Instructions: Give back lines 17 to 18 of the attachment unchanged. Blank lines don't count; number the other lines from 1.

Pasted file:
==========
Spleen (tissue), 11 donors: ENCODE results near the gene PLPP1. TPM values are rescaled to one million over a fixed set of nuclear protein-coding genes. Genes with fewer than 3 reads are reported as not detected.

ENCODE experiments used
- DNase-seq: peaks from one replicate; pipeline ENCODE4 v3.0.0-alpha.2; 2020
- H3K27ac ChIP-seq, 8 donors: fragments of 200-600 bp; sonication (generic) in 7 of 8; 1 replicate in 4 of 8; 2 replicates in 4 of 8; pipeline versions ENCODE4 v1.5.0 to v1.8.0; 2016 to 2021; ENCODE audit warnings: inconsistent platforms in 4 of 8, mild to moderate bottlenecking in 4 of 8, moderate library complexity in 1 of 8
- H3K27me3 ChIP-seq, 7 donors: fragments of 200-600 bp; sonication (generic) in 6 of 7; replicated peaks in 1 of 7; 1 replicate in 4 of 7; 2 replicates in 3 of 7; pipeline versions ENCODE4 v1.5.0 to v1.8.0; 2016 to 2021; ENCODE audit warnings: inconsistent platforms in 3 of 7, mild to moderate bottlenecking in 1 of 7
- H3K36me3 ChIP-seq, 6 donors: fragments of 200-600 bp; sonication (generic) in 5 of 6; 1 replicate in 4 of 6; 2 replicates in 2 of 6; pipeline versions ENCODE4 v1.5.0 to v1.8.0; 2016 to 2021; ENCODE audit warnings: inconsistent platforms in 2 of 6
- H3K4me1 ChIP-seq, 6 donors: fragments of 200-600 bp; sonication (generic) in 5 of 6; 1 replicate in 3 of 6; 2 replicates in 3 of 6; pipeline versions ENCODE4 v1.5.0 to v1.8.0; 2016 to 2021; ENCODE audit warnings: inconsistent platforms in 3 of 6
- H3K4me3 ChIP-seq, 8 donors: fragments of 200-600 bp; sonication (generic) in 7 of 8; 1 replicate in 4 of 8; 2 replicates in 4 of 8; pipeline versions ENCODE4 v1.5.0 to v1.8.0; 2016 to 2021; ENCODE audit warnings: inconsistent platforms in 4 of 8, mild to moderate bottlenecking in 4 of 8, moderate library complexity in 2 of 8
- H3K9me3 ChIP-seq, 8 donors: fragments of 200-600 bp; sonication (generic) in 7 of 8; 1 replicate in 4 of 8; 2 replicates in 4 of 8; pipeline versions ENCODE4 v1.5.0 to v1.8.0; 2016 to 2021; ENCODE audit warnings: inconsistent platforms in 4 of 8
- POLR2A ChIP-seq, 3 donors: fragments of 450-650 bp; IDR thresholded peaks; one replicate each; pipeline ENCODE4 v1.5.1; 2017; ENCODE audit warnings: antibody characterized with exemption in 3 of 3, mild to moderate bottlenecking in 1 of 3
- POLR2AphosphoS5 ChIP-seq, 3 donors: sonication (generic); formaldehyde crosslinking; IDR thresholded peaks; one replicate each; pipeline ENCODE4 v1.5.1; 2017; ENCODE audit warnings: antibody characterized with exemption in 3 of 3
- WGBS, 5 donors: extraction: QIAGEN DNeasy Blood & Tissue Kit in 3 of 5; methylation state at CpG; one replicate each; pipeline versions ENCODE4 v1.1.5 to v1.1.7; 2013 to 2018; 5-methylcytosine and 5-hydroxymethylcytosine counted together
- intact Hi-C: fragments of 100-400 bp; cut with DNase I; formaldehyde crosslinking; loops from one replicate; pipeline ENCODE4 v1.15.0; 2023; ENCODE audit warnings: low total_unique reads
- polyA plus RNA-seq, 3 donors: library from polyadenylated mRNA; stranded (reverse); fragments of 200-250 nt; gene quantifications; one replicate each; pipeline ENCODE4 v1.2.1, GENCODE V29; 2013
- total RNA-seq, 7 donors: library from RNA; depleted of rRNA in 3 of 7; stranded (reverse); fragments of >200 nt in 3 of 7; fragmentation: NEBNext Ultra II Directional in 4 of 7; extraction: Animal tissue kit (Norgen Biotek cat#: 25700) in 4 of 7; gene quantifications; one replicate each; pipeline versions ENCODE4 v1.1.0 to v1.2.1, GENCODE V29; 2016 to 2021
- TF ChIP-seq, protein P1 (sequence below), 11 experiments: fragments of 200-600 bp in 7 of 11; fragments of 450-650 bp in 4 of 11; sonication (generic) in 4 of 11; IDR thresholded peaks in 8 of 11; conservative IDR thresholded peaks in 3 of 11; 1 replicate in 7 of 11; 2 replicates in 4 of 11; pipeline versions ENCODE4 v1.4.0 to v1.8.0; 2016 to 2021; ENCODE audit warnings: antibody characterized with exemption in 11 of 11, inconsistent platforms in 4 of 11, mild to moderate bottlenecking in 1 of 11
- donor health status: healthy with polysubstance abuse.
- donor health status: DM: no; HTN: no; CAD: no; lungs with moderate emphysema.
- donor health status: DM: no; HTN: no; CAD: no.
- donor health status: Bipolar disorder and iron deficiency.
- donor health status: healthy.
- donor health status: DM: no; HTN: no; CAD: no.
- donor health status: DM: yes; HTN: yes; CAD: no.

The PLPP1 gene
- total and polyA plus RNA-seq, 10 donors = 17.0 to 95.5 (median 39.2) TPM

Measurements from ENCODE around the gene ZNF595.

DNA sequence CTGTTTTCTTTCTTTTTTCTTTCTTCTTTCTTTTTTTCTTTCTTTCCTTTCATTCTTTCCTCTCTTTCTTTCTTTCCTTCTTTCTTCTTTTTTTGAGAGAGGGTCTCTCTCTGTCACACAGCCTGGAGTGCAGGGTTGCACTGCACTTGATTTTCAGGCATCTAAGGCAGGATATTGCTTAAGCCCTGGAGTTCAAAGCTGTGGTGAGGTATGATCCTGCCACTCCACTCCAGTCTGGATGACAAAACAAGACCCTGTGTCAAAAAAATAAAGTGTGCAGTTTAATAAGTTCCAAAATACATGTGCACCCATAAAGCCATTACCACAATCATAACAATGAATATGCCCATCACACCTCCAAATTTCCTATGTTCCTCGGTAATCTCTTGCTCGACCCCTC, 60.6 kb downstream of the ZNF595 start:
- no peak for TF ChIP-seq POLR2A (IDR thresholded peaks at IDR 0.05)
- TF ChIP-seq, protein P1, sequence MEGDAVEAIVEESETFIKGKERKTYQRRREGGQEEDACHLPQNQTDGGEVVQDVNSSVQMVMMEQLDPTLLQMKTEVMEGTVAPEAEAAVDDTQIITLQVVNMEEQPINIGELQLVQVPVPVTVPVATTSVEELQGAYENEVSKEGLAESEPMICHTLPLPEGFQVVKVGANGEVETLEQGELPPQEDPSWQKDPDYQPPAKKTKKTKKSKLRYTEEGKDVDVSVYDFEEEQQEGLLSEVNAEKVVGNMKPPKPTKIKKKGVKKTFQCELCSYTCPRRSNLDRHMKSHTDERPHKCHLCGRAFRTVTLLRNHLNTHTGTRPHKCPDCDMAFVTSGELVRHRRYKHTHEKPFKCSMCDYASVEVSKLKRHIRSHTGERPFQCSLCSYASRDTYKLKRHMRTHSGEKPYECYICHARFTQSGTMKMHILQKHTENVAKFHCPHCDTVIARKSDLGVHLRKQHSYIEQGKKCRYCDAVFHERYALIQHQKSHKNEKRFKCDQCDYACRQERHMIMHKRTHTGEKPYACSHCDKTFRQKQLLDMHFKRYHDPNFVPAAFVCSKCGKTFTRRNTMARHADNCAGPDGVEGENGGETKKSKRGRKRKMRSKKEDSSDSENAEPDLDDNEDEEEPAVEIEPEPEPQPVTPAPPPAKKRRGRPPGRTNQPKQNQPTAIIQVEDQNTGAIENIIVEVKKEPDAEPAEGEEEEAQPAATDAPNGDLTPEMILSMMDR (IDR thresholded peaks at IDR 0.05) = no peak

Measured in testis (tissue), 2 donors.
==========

- donor health status: healthy with polysubstance abuse.
- donor health status: DM: no; HTN: no; CAD: no; lungs with moderate emphysema.